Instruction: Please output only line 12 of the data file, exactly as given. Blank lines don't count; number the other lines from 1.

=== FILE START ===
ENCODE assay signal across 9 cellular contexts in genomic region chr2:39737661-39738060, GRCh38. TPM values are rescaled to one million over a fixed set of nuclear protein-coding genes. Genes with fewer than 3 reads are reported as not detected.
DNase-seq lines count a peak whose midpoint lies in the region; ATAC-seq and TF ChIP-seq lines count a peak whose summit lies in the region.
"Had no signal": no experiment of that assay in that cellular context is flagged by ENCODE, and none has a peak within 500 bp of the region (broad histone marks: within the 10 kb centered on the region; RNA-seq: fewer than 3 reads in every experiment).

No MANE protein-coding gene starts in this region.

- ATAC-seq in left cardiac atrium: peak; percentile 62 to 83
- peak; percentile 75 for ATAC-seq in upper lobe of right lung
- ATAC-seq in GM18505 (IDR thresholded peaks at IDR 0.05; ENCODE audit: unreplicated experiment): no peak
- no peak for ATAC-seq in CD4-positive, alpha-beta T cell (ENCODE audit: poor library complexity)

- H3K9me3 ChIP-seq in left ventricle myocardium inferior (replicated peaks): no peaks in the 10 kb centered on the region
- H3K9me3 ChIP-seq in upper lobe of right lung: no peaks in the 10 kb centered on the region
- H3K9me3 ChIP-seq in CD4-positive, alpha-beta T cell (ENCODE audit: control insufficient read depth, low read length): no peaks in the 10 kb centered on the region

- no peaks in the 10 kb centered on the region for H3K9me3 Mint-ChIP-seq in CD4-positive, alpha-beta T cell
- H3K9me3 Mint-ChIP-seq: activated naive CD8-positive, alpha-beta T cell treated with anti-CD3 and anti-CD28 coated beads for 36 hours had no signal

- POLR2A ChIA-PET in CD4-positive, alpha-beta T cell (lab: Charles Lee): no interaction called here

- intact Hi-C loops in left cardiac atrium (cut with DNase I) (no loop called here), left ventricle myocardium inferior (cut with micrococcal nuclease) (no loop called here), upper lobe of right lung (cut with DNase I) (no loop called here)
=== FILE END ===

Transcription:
- no peaks in the 10 kb centered on the region for H3K9me3 Mint-ChIP-seq in CD4-positive, alpha-beta T cell